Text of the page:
Surveillance, lack of privacy, the end of secrets, these things all place advantage in the hands of whoever "knows all" and reduces the risks traditionally associated with wars, or any kind of intervention by force. And, the machines have first access to all this information.
Clearly, if these trends continue, it will be a very bad day, for people, when the machines first ask "Why?"
Which is why we have all these movies, books, etc. about it - not that the literature is rapidly changing the course of society away from Skynet's J-Day, but at least they are getting some kind of awareness of the possibilities into the (human) collective consciousness.
Are you really paranoid if everyone really is out to get you?
Nanny state or not, I would argue that multmillionaires and especially state governors should expect to be more publicly scrutinized than the average God fearing, church going, blue collar family. As a governor, you are a public figure, you have thrust yourself into the spotlight and successfully won the trust of the people. And the rich naturally draw attention because, by definition, they control more of what everybody wants than the average person does.
Some of the nanny state is the powerful elite turning the tables on the average citizenry - even in the 1800s, a millionaire and/or a governor would expect multiple sets of eyes to follow them and their every action. Their bank transactions were recognized and scrutinized by the common people handling the paperwork, and only threat of unemployment (or worse) kept some level of discretion for things like mistresses' apartments being paid for by the wealthy and powerful.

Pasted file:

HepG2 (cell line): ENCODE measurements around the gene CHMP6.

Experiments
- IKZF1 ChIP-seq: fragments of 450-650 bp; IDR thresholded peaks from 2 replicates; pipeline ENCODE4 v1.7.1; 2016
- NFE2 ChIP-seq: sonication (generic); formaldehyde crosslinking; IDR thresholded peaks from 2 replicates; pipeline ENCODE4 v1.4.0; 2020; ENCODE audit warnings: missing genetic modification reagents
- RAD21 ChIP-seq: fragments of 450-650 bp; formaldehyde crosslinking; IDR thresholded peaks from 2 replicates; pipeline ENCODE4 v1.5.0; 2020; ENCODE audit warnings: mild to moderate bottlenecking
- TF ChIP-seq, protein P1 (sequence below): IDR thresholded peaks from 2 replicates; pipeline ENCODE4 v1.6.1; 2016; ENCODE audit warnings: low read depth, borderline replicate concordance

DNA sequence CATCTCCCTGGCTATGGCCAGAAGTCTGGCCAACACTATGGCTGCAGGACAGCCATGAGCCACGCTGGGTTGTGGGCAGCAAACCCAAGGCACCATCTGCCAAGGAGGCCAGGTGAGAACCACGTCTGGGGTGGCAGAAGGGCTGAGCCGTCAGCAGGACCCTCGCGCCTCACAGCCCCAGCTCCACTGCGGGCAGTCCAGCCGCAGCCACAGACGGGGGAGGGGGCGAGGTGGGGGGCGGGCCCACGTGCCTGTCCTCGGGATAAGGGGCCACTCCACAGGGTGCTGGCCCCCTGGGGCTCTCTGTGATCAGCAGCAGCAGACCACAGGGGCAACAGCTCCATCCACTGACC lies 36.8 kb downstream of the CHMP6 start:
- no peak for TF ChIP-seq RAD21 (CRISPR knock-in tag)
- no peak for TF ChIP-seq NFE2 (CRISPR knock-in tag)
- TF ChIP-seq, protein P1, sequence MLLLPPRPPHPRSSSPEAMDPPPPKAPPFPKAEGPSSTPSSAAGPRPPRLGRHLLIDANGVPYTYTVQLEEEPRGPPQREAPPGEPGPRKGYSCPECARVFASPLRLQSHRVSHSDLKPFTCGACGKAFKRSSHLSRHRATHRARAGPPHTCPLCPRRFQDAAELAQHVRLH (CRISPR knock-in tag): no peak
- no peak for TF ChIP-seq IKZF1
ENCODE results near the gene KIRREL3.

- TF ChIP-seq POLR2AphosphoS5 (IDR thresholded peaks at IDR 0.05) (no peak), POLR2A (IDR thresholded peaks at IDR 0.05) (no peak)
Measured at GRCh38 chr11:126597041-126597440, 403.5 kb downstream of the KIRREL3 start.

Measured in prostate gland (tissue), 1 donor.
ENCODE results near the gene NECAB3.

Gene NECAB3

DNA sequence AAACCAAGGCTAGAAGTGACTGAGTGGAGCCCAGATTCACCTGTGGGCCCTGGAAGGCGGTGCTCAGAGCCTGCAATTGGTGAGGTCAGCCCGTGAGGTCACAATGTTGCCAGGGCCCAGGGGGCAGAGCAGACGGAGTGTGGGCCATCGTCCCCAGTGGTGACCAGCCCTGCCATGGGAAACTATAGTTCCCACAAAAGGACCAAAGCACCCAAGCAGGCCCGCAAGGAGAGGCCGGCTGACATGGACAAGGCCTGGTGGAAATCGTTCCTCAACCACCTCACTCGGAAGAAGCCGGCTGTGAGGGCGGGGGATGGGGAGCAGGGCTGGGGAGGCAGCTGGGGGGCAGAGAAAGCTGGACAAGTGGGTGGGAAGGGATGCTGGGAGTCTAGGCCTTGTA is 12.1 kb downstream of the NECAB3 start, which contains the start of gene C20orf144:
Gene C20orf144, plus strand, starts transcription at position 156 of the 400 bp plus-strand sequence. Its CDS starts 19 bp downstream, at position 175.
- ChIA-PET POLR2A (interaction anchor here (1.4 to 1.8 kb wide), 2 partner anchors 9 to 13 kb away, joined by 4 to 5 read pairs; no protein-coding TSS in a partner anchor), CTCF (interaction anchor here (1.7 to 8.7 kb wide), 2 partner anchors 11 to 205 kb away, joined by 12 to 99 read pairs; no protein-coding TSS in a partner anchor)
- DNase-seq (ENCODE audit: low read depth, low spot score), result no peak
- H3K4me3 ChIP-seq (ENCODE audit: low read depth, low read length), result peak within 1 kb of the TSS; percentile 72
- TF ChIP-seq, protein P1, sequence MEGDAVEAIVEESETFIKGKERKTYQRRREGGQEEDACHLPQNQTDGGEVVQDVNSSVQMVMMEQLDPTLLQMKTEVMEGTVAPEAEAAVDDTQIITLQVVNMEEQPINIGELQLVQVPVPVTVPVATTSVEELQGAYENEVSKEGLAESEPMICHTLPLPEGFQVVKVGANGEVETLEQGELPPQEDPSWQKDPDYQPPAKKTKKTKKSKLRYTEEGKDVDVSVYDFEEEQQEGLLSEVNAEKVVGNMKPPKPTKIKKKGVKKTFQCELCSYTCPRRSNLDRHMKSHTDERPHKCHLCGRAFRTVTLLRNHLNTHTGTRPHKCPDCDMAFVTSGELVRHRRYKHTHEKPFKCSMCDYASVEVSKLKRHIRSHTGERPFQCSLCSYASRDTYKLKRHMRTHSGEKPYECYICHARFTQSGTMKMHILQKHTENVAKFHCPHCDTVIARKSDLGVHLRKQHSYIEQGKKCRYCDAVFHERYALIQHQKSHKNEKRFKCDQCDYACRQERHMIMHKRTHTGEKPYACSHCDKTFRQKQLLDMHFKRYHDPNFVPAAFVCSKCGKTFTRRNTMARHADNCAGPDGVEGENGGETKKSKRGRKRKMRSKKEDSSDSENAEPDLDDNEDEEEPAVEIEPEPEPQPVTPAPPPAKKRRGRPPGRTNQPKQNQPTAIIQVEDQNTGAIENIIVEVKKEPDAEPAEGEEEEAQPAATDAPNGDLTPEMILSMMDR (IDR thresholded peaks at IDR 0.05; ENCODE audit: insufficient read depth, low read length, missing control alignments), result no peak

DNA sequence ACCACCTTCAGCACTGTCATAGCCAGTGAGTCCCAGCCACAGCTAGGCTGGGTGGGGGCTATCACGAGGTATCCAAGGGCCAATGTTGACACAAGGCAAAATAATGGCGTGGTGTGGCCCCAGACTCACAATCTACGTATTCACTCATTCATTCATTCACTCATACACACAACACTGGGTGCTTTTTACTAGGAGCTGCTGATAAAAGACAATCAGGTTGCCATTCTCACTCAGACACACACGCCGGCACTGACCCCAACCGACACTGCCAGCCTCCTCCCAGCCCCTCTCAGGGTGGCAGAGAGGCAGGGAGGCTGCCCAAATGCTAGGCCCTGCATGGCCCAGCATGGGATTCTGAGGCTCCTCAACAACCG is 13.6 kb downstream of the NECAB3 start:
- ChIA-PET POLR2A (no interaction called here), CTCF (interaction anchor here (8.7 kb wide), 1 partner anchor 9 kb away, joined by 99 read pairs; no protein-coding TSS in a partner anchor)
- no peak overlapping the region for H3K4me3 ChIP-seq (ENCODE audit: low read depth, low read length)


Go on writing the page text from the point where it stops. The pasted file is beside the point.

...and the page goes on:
Not that it is right, neither the common person, nor the rich and powerful should be subject to Orwellian scrutiny... but the rich, powerful and famous have been dealing with it forever.
When Hollywood has invested tens of millions of dollars not only developing a story, but promoting it into the collective consciousness, it is not crazy to leverage that as a shorthand to express your point.
Unfortunately, many crazy people do use this shortcut, so it makes it tricky to use without also appearing crazy yourself - whether you are, or are not.
Crazy is, by definition, the far end of the scale.
Not right, not wrong, different.
You can program your Mac with Scratch, if that's what you are into.
It's not FUD it's NAE - Not Applicable Elsewhere.
Objective C is mandatory in the Apple software realm, obscure elsewhere.
Um, yeah, that's what they do in MRIs. Only have to energize it and keep it cool. They get really ticked if they have to turn it off - very time consuming and expensive to turn it back on again.
Difference being, when deployed on a submarine, by nature of the mission you are cut off from the outside world.
When you are deployed on Mars, by nature of the mission, you are a celebrity doing PR appearances multiple times a day. I think this is just preparation for throwing in CNN's face: "No, you get the interview when we give it to you, if it doesn't come live at your optimal time slot, suck it up and play it delayed - we're not going to compromise our people's Martian rhythm for your advertisers."